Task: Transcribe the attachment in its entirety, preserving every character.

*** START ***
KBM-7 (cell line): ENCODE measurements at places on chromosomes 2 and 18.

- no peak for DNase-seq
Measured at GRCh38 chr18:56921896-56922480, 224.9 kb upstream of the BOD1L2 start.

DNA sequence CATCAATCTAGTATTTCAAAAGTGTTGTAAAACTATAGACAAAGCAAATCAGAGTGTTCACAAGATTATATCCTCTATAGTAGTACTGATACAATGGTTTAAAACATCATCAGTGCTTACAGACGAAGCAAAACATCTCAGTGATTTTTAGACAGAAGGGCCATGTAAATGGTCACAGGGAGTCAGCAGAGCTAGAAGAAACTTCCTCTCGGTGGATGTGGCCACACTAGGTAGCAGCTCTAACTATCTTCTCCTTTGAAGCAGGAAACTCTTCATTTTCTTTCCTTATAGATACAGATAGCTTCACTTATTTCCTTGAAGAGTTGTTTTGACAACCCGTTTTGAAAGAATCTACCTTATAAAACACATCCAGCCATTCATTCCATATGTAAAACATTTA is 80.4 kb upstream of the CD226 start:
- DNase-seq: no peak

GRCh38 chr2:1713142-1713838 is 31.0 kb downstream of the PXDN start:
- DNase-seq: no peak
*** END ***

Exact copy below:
KBM-7 (cell line): ENCODE measurements at places on chromosomes 2 and 18.

- no peak for DNase-seq
Measured at GRCh38 chr18:56921896-56922480, 224.9 kb upstream of the BOD1L2 start.

DNA sequence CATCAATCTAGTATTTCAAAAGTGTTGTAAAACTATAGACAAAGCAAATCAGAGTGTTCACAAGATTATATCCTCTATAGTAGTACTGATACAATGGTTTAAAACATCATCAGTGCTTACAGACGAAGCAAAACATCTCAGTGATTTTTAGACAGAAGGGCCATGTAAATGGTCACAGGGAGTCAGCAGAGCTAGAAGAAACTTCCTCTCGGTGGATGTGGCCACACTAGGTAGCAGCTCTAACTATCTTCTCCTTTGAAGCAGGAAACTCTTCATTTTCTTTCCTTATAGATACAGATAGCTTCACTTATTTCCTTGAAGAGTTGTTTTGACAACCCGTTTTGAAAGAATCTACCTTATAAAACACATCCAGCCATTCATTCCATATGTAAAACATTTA is 80.4 kb upstream of the CD226 start:
- DNase-seq: no peak

GRCh38 chr2:1713142-1713838 is 31.0 kb downstream of the PXDN start:
- DNase-seq: no peak